You are not permitted to download, save or email this image. Visit image gallery to purchase the image.
So, come September 2, it will be the end of an era as Mrs Bayne (65) works her last day as store manager.
However, she remained philosophical about leaving a role that has been a big part of her life, saying simply it was "time to go".
"I just think sometimes you work too long and you retire and, all of a sudden, your health goes to the pack. It’s nice to hand the reins over to someone else ... you can’t work forever," she said.
It was 33 years ago that Mrs Bayne started working part-time in the Reid Farmers store in Dunedin, a job that worked well as it allowed her to also help out at Riding for the Disabled where she became head instructor.
So when one of her bosses told her he was waiting for her to apply for a job in Mosgiel, she said she did not want to work full-time.
The next day he told her he was waiting for her CV, to which she quickly retorted that she had "never done one" in her life and did not intend doing one now.
On the third day, he asked if she wanted the job or not and, after talking to her husband Les, she decided to take it.
After three or four years, she was asked to manage the store.
Much had changed over the years and it was very different from when she first arrived, including technology and goods stocked in the store.
When she first started, computers were not in use.
"Everything was written down, I didn’t know what computers were," she said.
And when computers finally did arrive, she decided after a week that she could not be bothered any more, picked up her handbag and was preparing to leave — before deciding to go back and persevere.
The store used to stock everything from crystal and women’s underwear to suitcases, sheets, toasters and towels.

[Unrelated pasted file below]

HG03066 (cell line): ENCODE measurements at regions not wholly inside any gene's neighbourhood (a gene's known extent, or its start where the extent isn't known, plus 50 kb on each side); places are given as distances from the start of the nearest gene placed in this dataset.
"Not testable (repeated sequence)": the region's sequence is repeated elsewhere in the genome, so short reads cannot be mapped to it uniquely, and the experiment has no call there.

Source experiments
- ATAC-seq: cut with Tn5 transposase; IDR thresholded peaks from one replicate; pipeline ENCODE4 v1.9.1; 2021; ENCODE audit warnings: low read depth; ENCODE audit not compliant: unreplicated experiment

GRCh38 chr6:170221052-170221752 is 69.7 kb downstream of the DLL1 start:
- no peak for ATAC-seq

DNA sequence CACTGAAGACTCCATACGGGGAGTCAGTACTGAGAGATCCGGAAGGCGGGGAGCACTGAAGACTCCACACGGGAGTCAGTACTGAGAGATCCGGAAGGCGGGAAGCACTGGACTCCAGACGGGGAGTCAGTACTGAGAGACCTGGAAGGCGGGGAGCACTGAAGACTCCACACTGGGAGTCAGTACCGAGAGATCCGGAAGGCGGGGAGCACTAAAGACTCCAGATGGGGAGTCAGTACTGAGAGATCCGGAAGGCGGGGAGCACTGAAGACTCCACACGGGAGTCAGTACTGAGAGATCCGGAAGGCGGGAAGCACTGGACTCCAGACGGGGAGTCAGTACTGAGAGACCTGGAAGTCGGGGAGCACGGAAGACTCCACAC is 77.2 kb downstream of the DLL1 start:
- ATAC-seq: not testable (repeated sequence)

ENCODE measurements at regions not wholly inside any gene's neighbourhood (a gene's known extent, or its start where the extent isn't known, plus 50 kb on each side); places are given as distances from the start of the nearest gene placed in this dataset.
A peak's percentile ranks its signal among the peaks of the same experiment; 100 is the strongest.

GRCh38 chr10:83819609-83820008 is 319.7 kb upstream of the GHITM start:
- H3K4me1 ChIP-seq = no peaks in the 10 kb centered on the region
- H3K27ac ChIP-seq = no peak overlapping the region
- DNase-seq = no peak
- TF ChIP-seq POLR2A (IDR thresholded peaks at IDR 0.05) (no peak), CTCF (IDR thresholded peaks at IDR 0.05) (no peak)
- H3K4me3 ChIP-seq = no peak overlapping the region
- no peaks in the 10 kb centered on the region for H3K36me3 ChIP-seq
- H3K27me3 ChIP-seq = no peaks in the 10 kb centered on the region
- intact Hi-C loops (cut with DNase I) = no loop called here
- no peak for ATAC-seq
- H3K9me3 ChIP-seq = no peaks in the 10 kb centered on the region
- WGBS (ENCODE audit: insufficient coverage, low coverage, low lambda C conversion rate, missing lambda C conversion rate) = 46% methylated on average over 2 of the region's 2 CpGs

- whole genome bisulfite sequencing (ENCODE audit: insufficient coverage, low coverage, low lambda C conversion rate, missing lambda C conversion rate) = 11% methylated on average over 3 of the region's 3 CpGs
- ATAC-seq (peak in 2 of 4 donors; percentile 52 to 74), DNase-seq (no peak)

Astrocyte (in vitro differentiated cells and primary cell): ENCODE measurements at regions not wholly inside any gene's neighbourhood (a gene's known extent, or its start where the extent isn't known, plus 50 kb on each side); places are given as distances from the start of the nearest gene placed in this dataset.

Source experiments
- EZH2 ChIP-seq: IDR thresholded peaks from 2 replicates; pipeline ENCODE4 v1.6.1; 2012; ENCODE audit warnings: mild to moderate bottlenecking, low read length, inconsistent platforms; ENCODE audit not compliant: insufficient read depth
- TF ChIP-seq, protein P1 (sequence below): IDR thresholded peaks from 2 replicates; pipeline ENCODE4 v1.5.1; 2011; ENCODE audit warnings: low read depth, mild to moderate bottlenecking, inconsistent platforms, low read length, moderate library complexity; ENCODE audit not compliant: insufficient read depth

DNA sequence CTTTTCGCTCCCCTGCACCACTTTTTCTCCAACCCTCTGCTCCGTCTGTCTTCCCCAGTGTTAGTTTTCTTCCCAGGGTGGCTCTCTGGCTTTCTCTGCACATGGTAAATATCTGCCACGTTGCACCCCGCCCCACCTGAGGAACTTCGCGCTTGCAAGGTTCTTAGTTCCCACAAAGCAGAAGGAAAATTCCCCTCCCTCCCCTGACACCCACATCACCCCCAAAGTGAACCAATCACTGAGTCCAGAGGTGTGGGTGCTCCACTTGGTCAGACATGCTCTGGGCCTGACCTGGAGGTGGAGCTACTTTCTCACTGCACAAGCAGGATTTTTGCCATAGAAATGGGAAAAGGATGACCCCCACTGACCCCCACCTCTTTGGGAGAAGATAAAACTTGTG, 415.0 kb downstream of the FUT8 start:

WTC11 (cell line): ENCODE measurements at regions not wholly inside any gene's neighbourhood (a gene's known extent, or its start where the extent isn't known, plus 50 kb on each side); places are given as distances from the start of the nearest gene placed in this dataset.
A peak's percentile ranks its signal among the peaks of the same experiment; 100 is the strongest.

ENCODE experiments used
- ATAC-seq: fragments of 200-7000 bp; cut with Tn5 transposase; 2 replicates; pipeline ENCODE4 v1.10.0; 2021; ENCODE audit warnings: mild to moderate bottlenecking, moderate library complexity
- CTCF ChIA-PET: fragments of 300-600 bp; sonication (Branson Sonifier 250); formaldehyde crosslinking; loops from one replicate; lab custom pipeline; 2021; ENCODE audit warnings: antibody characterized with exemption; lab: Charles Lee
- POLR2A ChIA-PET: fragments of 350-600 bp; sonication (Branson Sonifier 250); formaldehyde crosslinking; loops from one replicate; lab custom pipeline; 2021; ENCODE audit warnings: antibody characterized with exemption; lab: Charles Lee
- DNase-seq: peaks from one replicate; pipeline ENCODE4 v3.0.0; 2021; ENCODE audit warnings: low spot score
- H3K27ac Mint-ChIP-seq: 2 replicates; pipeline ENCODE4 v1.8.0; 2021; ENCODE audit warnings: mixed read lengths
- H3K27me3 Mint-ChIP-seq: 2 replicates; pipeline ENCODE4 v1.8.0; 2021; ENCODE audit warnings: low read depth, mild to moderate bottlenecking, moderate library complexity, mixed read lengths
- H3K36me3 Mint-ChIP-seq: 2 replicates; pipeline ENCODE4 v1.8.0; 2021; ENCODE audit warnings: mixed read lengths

There was a garden department and staff mixed small bags of fertiliser, along with vegetable seeds.
Keen on horses, the store had become "horsey-orientated" since she had been there, stocking horse feed, supplements and gear.
There was a strong following of local horse trainers, along with pleasure riders and pony clubbers.
"I have enjoyed it. I enjoy the company and the people. I’m sort of a people-person . . . and it’s been a challenge," she said.
The store, on Factory Rd, attracted a lot of foot traffic and it also served many lifestyle block owners.
There were many funny stories, including about the woman who one day asked for a few rubber rings.
Her husband had already applied rings to their small flock of lambs, but she could not bear the sound of their bleating, so she cut them all off.
Her husband duly dispatched her to get some more.Sometimes, people came in for advice and discovered they could buy small quantities of things they required, such as animal drenches — and rubber rings, Mrs Bayne laughed.
The job had also been very social and she had been lucky to have worked with good people, she said.
Her boss, Mike Kwiat, was employed by Mrs Bayne as her "store boy" 20 years ago.
Now, the roles was reversed.
Describing her as having a "heart of gold", Mr Kwiat said she had a "way with clients" and went above and beyond to fill their needs.
She was also a true team player.
Mrs Bayne was looking forward to spending more time in her garden and she was also keen to "just get out and go and do things".
She is the long-serving trail boss of the Tussock Creek light wagon trail on the Otago Goldfields Heritage Trust’s Cavalcade.
She and her husband were veterans of the annual event, with Mr Bayne having taken part every year since its inception in 1991, while his wife missed only that first year.
She was looking forward to next year’s 25th anniversary event, which will finish in Omakau on March 4.
There was a very enthusiastic group organising the finale in Omakau and she hoped former cavalcaders would "come out of the woodwork" and support the event.
Three on her trail — Alice Sinclair, Brenda Harland and Mr Bayne — would be celebrating taking part in all 25.